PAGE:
The West Linn - Wilsonville School District has opened two brand new award-winning schools in Trillium Creek and Lowrie Primary Schools. They are the recipients of the 2013 National School Board Association Exhibition of School Architecture Grand Prize and the 2013 American Institute of Architects - Committee on Architecture for Eductaion / American Association of School Administrator (AIA-CAE/AASA) Shirley Cooper Award.
Karina Ruiz,associate principal architect with Dull Olson Weekes-IBI Group Architects Inc., stands next to the rainwater collection tank at Trillium Creek Primary School, which recently won a design award.
The buildings, which opened last September, boast an array of environmentally conscious features - including a wind turbine and a rooftop garden - but what most impressed the NSBA jury was their ability to engage students.
"Truly a design that would engage and excite children, this building creates cohesive classroom neighborhoods organized around an open media center in the heart of the school," the jury wrote in its statement. "The richness of the plan is further enhanced by the creativity shown in developing the interior and exterior of the building with child-inspired level transitions, spaces and accent colors."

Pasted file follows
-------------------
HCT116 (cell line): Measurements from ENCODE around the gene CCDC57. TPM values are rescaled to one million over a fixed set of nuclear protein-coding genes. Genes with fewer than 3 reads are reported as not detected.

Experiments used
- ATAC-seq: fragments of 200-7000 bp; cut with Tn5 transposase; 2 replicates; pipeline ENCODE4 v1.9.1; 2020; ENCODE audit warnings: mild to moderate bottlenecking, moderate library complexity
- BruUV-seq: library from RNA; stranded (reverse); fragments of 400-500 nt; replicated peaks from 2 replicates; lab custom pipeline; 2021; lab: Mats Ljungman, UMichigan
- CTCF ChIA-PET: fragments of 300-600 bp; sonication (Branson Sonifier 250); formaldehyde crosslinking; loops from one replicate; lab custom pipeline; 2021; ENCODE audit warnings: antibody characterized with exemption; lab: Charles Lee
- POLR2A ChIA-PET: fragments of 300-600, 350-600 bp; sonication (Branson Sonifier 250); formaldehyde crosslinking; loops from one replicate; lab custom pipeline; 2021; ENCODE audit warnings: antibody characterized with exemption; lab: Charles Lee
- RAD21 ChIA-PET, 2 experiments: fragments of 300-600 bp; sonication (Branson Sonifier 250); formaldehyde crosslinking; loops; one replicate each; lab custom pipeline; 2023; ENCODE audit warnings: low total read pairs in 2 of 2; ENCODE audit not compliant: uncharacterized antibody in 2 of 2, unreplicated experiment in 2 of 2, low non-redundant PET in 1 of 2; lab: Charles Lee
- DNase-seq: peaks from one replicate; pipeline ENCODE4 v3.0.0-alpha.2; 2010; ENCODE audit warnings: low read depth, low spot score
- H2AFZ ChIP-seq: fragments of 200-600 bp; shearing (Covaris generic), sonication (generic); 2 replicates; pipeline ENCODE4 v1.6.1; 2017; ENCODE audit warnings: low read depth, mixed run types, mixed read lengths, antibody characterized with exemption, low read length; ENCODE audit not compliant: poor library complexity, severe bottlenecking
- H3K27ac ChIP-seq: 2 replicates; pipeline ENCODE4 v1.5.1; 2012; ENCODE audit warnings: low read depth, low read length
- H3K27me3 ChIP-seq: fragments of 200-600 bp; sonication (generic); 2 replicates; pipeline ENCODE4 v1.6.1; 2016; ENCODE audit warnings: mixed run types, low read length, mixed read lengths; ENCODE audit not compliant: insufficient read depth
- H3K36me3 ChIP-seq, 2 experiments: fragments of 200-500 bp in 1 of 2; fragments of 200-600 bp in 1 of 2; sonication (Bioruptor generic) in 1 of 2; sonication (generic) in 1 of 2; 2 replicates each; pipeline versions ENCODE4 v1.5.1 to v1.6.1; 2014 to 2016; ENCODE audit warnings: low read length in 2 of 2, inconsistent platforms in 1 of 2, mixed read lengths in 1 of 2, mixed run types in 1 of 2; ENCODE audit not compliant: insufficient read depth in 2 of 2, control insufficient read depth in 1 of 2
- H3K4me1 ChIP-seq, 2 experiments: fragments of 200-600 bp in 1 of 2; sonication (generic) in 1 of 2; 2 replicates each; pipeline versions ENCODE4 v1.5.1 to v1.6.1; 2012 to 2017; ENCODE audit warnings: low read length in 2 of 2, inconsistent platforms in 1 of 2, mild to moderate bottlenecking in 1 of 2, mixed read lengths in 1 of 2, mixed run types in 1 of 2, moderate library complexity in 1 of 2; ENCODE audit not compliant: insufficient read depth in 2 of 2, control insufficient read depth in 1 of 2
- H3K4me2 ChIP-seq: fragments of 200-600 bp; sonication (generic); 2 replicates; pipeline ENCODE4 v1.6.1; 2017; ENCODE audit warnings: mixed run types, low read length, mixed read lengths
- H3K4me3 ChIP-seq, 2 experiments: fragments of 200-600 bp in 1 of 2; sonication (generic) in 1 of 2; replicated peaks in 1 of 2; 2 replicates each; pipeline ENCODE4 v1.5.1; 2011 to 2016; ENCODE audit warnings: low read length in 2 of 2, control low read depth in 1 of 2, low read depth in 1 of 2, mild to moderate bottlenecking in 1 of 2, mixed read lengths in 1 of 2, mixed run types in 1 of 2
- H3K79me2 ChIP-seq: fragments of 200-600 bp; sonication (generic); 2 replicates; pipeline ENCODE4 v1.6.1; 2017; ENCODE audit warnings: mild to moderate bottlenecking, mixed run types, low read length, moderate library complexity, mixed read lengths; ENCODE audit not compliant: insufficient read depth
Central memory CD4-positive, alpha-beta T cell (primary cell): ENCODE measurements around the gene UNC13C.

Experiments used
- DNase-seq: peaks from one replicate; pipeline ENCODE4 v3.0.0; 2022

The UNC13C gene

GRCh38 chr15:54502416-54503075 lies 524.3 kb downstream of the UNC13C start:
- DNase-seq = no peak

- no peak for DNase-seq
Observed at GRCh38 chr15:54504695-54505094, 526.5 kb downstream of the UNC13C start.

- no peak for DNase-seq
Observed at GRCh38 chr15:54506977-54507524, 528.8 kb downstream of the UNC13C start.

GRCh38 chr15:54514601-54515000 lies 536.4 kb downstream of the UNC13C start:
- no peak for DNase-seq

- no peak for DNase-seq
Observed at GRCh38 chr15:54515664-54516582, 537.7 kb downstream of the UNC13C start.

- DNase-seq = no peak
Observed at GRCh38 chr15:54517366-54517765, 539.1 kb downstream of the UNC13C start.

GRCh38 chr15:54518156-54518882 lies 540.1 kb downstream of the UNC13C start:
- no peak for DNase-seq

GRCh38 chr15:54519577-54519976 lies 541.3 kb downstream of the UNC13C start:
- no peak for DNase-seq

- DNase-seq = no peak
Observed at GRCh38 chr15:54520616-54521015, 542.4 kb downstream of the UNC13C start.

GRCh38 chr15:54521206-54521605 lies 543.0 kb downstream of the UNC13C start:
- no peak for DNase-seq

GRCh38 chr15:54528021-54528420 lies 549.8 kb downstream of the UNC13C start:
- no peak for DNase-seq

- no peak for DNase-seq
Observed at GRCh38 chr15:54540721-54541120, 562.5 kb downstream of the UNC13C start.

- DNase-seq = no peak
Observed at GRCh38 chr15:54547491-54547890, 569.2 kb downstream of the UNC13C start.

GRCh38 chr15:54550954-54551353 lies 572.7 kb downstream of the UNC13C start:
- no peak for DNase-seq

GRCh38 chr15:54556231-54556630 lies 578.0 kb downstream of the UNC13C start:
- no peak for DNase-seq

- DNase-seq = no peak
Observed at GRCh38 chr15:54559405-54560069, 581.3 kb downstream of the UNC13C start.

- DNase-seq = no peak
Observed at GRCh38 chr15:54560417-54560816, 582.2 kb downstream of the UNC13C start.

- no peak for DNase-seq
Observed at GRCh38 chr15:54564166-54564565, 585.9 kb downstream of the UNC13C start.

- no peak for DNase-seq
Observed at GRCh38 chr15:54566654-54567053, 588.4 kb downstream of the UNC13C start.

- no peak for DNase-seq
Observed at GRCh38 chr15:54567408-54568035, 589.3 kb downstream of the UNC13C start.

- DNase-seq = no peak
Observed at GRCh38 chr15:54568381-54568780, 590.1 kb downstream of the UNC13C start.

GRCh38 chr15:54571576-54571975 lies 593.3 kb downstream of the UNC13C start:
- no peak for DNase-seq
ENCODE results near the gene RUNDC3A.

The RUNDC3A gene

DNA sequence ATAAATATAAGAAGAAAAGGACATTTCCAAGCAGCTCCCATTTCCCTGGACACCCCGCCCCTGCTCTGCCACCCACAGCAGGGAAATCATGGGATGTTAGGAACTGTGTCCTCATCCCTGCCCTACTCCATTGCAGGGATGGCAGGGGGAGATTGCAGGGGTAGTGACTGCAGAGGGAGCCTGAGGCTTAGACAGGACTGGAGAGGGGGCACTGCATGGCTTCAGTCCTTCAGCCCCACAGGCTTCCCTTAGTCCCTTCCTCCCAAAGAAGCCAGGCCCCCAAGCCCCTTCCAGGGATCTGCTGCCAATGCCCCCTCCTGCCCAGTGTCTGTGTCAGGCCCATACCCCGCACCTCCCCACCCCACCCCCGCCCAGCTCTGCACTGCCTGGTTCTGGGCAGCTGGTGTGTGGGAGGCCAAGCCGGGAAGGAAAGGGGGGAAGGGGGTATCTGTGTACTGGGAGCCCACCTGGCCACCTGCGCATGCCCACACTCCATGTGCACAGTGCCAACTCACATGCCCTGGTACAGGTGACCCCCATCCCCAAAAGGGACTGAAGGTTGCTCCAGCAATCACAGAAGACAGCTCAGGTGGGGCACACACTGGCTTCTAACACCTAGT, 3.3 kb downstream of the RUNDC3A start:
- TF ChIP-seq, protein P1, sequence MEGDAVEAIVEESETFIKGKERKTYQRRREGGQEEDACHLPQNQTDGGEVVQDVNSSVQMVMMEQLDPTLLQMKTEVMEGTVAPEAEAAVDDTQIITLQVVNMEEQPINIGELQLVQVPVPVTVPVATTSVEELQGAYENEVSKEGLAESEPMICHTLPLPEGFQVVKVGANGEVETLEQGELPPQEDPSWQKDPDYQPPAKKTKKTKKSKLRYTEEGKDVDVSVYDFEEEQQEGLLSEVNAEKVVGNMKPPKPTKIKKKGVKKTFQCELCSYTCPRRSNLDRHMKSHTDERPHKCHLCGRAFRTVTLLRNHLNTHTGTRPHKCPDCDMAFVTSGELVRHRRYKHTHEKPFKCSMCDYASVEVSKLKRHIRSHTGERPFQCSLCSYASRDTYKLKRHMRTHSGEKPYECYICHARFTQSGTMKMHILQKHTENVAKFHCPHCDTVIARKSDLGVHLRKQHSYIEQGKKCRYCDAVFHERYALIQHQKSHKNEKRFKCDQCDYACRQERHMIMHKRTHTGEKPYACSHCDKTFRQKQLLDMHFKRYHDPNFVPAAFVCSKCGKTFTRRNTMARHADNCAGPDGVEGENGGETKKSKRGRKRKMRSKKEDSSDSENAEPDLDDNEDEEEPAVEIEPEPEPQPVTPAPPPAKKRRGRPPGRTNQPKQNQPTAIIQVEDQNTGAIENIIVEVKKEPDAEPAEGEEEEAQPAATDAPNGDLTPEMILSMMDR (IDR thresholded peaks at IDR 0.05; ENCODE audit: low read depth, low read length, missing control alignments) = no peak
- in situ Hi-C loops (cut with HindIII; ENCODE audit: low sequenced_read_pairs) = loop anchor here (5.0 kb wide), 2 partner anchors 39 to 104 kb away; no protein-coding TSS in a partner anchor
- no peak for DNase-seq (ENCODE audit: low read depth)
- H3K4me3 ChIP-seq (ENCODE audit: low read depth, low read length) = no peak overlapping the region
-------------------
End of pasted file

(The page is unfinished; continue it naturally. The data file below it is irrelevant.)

The fan-shaped window in the logo of West Linn-Wilsonville School District is emblematic of a district with strong historical roots that stands looking forward to the future. With the remodel of the district office, where that window logo has its origins, the central building is now set to lead the community for the next 40 to 50 years, said Tim Woodley, director of operations.
"(The window) has become the cultural emblem of the district. It really speaks to our deepest culture," said Woodley. "It's the people's building where they come to engage with the educational experiences. This is for the people, so we can respectfully serve them... and accommodate all their individual needs." The building, which was actually moved to the current location in 1896, got a major overhaul using the district's 2008 capital bond funds. The remodel should save the district on maintenance costs and utilities. The district spent just under $5 million for a complete remodel of the central office, which houses the superintendent, personnel, business, curriculum, student services (special education), instructional technicians and the school board room...